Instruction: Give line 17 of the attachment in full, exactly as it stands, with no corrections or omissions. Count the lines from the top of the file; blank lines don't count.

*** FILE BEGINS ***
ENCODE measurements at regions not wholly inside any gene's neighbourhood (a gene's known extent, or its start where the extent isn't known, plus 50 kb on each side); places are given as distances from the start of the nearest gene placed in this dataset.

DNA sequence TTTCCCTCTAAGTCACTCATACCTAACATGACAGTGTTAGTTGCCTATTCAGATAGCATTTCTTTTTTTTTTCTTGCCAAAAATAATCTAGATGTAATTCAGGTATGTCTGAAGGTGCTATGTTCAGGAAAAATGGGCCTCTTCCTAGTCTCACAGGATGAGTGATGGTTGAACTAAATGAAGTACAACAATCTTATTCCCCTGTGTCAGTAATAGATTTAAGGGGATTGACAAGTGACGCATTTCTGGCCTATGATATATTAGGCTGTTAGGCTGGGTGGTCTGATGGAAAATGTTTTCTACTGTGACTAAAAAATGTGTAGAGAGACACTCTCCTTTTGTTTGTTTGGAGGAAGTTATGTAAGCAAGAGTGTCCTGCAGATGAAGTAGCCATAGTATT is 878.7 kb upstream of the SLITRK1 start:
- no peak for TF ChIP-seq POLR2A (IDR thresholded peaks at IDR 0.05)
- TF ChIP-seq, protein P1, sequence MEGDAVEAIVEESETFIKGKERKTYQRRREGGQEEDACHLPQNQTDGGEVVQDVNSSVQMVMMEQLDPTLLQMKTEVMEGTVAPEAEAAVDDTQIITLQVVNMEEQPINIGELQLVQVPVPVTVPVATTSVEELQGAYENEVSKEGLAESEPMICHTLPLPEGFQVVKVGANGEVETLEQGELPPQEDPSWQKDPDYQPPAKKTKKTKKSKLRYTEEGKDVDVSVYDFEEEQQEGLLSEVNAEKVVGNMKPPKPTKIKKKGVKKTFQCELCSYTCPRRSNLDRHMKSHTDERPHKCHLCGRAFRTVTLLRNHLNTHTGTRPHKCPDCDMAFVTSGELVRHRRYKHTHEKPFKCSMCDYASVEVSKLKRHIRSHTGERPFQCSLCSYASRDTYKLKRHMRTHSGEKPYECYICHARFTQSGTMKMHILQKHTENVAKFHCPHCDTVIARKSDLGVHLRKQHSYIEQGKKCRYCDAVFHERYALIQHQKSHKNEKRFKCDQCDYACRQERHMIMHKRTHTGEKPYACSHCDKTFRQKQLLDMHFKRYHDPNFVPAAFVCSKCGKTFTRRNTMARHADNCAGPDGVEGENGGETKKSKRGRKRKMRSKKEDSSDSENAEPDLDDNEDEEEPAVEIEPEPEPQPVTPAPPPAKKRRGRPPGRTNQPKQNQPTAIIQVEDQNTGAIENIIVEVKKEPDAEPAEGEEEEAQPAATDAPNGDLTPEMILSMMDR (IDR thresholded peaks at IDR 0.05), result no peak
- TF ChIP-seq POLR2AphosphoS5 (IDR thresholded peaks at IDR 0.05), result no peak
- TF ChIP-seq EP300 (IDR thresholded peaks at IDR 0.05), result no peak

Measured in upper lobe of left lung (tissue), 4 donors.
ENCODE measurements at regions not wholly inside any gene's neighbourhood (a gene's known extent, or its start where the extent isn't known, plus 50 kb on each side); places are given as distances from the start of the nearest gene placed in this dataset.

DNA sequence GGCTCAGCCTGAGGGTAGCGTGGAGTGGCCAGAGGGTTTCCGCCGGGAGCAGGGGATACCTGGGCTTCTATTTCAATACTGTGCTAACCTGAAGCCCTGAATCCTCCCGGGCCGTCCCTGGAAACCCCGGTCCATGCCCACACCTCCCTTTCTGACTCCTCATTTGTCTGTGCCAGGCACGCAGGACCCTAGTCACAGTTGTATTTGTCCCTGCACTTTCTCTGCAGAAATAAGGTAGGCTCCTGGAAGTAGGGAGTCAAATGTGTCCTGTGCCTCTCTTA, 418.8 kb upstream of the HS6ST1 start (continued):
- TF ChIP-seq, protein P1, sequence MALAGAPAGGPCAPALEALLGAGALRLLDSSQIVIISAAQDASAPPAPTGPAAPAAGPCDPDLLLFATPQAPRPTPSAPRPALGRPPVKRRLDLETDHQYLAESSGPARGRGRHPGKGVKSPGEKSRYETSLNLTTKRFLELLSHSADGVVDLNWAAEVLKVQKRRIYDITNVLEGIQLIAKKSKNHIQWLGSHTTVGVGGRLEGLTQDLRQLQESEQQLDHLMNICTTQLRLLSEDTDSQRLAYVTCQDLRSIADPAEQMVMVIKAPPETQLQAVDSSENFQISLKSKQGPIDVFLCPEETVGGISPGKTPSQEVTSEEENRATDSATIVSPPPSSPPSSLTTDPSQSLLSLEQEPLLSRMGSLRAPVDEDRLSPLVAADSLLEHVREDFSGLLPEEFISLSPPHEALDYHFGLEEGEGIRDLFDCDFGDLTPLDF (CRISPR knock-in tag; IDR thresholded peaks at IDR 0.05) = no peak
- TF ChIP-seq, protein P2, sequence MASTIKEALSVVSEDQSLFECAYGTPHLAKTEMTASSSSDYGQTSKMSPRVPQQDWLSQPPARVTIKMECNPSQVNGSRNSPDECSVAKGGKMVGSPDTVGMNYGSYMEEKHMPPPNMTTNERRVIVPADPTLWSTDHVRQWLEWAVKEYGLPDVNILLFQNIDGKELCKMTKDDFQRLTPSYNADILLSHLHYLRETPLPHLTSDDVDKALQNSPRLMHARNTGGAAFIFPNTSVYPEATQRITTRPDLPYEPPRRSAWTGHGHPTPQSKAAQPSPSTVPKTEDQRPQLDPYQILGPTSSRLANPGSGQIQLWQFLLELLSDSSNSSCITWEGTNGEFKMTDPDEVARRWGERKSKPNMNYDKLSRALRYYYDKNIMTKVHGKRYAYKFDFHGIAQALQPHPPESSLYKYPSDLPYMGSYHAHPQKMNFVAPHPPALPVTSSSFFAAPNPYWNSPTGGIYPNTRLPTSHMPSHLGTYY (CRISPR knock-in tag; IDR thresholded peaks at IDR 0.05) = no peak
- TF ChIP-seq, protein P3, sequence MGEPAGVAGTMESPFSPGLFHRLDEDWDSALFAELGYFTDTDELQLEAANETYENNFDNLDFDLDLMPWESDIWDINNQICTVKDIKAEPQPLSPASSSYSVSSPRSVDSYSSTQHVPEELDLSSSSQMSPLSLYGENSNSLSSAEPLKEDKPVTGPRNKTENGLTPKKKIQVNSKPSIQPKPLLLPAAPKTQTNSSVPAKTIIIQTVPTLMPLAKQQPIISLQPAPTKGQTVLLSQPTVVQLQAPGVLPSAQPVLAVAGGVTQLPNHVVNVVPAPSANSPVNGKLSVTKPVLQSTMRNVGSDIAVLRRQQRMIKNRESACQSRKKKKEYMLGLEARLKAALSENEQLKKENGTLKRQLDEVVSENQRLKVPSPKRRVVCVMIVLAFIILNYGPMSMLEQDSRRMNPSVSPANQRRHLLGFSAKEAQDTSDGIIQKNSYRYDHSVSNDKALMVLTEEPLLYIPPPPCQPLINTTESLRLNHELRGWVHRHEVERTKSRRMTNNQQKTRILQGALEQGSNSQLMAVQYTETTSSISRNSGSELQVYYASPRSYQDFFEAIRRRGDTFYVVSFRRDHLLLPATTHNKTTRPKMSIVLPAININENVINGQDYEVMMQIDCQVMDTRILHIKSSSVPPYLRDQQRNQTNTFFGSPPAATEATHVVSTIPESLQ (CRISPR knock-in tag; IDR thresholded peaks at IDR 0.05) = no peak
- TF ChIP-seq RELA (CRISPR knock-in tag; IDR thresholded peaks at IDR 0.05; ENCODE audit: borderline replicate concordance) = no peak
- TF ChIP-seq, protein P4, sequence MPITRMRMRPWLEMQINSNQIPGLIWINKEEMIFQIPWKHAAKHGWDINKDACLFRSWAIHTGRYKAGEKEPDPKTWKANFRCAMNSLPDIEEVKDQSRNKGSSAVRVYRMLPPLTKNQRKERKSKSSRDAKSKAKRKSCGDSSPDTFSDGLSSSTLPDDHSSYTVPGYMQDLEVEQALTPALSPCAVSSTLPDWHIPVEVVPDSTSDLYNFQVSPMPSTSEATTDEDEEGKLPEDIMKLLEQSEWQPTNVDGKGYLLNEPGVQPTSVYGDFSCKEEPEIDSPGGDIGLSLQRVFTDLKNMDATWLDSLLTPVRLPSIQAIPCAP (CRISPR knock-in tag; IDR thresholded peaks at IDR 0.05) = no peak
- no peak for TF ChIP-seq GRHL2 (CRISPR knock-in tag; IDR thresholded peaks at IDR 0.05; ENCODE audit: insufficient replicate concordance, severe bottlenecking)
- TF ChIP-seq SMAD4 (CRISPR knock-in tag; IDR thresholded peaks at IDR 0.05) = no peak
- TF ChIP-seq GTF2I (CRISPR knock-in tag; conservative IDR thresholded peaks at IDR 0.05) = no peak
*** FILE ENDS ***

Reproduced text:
- TF ChIP-seq GTF2I (CRISPR knock-in tag; conservative IDR thresholded peaks at IDR 0.05) = no peak